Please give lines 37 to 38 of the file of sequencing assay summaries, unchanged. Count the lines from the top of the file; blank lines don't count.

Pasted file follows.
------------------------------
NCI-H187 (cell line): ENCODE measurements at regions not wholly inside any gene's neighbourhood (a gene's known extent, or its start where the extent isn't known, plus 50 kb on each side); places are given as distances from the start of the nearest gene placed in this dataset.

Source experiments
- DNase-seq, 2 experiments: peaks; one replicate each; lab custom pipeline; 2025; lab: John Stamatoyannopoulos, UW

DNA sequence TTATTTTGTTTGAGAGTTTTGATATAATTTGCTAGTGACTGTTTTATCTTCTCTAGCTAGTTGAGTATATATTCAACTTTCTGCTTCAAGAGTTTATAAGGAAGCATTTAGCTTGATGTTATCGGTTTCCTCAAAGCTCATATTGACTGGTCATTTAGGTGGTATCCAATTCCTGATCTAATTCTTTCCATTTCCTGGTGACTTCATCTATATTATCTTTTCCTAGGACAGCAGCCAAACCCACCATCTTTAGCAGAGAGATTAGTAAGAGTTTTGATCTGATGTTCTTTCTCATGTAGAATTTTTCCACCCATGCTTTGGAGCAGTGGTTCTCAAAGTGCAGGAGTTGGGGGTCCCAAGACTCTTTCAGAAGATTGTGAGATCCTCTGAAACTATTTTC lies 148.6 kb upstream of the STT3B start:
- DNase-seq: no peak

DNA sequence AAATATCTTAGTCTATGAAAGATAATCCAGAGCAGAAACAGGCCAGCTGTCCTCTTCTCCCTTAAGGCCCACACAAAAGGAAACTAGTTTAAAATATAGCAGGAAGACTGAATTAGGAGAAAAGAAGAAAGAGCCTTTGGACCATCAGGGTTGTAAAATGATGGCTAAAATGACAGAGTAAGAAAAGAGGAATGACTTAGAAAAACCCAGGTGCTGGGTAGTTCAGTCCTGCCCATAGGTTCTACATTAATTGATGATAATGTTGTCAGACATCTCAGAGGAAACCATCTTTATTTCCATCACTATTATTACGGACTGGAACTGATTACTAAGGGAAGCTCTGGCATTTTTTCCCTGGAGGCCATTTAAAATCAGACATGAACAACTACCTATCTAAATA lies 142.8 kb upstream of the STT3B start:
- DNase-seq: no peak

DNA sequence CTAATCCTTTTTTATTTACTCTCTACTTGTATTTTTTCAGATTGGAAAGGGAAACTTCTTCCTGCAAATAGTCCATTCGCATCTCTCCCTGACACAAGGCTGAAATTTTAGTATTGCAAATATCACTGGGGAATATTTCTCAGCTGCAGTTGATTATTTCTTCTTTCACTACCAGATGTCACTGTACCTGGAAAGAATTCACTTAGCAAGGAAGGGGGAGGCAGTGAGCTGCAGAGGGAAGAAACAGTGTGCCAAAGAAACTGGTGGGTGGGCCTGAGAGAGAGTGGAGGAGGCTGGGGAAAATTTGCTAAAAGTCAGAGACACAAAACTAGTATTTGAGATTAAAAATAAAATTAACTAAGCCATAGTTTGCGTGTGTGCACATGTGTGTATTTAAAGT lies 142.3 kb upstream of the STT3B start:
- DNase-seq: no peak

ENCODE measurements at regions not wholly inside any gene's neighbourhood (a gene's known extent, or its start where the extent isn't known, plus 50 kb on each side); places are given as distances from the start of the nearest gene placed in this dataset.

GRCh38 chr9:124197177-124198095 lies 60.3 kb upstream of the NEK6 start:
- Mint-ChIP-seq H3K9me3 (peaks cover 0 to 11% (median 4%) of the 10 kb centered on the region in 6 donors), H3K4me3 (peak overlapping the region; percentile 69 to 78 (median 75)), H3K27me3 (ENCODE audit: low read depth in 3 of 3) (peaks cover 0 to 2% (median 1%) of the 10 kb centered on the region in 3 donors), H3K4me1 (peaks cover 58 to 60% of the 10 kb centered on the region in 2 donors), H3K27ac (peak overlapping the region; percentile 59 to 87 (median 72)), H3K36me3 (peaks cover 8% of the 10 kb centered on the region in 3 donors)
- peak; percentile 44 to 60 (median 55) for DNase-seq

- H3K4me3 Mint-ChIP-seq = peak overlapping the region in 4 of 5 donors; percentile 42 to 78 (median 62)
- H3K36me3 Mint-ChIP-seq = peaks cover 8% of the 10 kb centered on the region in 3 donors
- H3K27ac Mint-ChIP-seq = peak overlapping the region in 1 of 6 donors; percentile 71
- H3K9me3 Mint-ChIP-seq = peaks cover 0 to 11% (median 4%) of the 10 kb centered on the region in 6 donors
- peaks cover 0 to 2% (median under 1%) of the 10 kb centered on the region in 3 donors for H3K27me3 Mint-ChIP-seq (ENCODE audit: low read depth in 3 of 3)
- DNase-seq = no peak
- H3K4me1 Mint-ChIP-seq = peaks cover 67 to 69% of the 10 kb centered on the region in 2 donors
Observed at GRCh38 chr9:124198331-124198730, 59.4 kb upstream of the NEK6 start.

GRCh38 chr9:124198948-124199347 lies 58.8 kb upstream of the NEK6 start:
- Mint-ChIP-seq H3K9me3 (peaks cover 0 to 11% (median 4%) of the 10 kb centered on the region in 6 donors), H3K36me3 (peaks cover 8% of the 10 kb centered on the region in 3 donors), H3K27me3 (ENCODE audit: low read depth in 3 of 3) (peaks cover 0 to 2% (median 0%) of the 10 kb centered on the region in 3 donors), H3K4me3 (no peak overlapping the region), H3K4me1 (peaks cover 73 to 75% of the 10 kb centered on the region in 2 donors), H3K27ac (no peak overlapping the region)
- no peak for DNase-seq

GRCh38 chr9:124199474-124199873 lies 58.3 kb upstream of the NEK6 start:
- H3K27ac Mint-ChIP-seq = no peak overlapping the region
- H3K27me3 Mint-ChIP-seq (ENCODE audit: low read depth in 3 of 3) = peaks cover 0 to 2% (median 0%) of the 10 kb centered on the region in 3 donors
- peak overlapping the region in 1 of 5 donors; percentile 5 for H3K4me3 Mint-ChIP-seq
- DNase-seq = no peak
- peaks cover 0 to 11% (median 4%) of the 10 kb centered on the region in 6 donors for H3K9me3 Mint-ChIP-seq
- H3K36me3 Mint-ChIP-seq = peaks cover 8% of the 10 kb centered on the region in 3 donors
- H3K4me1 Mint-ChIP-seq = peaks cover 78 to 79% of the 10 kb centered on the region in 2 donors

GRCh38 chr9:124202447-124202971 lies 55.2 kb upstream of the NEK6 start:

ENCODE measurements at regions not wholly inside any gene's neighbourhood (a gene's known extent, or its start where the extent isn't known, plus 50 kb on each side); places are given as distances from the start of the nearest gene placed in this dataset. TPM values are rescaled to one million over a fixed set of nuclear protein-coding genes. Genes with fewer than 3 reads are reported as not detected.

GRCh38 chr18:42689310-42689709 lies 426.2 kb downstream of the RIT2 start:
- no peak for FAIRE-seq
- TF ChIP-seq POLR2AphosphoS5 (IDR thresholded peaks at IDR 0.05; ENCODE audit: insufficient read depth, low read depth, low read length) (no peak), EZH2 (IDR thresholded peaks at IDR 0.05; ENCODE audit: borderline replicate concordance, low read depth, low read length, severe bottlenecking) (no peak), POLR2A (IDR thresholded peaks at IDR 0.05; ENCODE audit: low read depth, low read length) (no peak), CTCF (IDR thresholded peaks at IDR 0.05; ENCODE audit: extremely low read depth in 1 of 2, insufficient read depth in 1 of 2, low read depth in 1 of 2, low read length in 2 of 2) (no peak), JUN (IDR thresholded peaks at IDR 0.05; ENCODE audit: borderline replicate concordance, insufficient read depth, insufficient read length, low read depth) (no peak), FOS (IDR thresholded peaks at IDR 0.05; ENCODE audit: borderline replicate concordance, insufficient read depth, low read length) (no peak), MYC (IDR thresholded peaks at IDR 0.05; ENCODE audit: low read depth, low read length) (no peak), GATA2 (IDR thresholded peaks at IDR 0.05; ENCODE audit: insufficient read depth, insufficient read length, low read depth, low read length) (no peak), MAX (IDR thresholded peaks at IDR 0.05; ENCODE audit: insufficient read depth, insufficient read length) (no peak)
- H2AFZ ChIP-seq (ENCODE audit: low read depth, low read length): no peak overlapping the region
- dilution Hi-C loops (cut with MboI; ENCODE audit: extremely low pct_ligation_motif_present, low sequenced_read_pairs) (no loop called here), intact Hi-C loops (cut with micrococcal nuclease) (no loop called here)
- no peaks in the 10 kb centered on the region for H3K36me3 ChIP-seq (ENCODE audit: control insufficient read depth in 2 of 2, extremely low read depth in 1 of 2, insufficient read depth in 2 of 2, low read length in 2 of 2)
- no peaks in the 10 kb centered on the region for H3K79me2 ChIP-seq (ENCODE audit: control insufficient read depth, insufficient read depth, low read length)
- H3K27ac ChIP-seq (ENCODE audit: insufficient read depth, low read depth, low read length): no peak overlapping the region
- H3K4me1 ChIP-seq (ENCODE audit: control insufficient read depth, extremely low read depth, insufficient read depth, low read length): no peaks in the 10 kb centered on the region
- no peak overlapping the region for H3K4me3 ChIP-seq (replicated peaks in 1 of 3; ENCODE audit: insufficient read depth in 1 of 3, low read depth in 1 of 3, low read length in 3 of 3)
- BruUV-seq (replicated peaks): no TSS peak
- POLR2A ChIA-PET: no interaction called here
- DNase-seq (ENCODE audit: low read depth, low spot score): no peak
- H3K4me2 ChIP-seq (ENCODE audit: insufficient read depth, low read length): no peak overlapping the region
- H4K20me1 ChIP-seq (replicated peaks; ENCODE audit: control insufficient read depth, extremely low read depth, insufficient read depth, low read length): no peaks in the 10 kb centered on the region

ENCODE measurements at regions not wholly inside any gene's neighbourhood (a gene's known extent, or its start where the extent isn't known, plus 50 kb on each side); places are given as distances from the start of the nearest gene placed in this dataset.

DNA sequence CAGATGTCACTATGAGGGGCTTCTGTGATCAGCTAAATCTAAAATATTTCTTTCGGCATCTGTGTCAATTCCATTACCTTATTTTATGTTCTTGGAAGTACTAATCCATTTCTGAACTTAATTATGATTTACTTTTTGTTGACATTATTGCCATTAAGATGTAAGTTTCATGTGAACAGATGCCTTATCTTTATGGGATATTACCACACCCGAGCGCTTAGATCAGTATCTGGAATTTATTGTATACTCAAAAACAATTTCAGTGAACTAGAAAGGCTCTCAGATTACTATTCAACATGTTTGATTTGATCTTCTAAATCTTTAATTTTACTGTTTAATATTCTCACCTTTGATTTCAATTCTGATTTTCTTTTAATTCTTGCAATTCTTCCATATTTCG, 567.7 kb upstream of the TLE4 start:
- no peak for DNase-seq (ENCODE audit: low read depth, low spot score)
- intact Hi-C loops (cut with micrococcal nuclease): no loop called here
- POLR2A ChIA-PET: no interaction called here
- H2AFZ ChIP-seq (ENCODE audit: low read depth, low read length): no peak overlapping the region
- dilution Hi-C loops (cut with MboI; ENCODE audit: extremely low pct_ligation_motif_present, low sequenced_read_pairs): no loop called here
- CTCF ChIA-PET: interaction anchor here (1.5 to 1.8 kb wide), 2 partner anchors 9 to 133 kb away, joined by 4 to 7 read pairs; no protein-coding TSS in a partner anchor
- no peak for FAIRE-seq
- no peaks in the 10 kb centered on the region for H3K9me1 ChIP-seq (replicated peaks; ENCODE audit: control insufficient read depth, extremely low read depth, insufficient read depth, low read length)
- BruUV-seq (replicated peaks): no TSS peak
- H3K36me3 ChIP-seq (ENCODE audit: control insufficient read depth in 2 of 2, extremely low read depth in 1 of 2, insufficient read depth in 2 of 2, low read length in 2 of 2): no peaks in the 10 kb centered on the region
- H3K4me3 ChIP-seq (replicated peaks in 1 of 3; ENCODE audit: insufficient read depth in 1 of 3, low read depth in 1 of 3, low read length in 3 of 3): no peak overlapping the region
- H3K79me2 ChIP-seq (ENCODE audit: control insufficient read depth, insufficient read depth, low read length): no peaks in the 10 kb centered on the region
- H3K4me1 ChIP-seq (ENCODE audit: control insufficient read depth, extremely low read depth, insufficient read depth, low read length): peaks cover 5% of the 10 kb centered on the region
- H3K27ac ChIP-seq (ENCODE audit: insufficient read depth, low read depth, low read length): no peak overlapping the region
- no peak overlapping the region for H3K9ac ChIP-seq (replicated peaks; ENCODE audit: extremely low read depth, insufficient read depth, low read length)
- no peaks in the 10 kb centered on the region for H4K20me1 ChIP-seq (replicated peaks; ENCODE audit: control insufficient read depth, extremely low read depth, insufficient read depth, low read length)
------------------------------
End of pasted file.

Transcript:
- TF ChIP-seq POLR2AphosphoS5 (IDR thresholded peaks at IDR 0.05; ENCODE audit: insufficient read depth, low read depth, low read length) (no peak), EZH2 (IDR thresholded peaks at IDR 0.05; ENCODE audit: borderline replicate concordance, low read depth, low read length, severe bottlenecking) (no peak), POLR2A (IDR thresholded peaks at IDR 0.05; ENCODE audit: low read depth, low read length) (no peak), CTCF (IDR thresholded peaks at IDR 0.05; ENCODE audit: extremely low read depth in 1 of 2, insufficient read depth in 1 of 2, low read depth in 1 of 2, low read length in 2 of 2) (no peak), JUN (IDR thresholded peaks at IDR 0.05; ENCODE audit: borderline replicate concordance, insufficient read depth, insufficient read length, low read depth) (no peak), FOS (IDR thresholded peaks at IDR 0.05; ENCODE audit: borderline replicate concordance, insufficient read depth, low read length) (no peak), MYC (IDR thresholded peaks at IDR 0.05; ENCODE audit: low read depth, low read length) (no peak), GATA2 (IDR thresholded peaks at IDR 0.05; ENCODE audit: insufficient read depth, insufficient read length, low read depth, low read length) (no peak), MAX (IDR thresholded peaks at IDR 0.05; ENCODE audit: insufficient read depth, insufficient read length) (no peak)
- H2AFZ ChIP-seq (ENCODE audit: low read depth, low read length): no peak overlapping the region